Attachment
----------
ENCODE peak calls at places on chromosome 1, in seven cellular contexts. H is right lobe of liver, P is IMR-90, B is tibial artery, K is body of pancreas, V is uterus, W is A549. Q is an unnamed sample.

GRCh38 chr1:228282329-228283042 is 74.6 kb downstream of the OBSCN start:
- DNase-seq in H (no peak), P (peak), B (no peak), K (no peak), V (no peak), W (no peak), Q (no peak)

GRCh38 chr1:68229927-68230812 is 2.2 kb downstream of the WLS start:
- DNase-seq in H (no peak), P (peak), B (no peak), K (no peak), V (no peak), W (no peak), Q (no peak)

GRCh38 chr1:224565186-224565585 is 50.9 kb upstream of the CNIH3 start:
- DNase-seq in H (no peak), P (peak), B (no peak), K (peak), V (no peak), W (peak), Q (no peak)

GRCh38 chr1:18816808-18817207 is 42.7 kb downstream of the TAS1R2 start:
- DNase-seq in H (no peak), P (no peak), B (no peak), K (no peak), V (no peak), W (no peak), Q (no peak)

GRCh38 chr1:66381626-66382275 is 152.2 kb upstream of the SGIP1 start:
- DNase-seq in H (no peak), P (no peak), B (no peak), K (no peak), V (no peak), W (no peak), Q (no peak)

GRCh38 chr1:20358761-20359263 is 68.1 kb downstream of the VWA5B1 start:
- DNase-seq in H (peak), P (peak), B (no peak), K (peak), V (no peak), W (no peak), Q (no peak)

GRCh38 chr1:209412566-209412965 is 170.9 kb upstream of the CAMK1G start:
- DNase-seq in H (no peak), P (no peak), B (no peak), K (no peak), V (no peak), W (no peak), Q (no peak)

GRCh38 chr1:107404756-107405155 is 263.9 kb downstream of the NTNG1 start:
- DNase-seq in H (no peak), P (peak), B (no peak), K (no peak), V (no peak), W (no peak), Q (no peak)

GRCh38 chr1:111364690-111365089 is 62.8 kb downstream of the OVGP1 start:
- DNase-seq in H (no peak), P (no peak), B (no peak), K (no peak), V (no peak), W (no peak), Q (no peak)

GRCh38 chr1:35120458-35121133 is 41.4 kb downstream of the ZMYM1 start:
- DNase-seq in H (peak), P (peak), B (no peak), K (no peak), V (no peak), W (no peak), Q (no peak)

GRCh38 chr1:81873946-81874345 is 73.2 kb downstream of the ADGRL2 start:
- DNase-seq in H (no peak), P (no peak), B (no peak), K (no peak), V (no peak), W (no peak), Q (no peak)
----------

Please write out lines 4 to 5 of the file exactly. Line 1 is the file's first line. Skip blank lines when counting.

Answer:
GRCh38 chr1:68229927-68230812 is 2.2 kb downstream of the WLS start:
- DNase-seq in H (no peak), P (peak), B (no peak), K (no peak), V (no peak), W (no peak), Q (no peak)